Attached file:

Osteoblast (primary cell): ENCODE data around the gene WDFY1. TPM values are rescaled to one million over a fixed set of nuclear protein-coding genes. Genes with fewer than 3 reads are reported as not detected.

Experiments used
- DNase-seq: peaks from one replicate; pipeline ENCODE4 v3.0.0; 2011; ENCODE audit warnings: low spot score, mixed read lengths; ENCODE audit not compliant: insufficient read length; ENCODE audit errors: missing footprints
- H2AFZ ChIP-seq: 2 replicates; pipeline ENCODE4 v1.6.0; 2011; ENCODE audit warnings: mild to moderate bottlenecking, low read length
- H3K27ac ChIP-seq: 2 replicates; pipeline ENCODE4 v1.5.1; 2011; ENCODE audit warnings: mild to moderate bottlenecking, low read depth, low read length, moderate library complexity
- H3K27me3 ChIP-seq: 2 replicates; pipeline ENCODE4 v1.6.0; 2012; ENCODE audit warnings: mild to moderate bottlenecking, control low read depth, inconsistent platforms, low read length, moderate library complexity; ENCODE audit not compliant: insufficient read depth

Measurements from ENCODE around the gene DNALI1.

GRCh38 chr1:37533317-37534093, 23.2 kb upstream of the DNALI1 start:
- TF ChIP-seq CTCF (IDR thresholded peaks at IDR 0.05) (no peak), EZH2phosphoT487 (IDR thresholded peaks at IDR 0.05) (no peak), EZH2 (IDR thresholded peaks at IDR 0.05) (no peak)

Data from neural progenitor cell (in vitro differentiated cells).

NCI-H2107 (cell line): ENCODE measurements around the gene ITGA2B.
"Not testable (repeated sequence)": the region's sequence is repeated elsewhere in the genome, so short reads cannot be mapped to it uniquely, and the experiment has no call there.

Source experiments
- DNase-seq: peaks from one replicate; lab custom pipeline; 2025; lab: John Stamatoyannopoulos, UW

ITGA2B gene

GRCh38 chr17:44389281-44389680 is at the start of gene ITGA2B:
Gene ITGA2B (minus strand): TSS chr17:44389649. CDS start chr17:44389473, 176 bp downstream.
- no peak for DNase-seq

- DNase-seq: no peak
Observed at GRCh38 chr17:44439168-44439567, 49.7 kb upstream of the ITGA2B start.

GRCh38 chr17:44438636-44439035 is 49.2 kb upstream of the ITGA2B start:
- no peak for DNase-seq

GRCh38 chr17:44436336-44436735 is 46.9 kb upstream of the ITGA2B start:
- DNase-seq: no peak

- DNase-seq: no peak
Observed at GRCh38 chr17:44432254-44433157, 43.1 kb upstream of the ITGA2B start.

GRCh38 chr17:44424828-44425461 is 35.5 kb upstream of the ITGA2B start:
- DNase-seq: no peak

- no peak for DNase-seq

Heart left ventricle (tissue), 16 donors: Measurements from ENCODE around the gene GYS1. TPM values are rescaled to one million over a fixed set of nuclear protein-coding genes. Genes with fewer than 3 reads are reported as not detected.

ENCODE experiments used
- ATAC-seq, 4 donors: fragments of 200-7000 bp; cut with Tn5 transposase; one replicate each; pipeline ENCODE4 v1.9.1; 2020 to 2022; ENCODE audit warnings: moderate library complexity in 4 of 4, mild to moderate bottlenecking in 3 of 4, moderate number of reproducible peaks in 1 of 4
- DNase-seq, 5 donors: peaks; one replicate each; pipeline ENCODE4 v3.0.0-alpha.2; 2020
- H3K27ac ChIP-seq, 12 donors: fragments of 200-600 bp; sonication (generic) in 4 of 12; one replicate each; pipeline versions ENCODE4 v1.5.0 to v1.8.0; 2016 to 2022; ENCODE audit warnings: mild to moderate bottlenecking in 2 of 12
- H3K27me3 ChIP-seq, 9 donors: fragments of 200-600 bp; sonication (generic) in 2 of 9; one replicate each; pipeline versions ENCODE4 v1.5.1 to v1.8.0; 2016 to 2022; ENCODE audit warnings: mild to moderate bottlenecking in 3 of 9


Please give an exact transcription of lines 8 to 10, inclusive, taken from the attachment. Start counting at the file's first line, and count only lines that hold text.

GRCh38 chr1:37533317-37534093, 23.2 kb upstream of the DNALI1 start:
- TF ChIP-seq CTCF (IDR thresholded peaks at IDR 0.05) (no peak), EZH2phosphoT487 (IDR thresholded peaks at IDR 0.05) (no peak), EZH2 (IDR thresholded peaks at IDR 0.05) (no peak)

Data from neural progenitor cell (in vitro differentiated cells).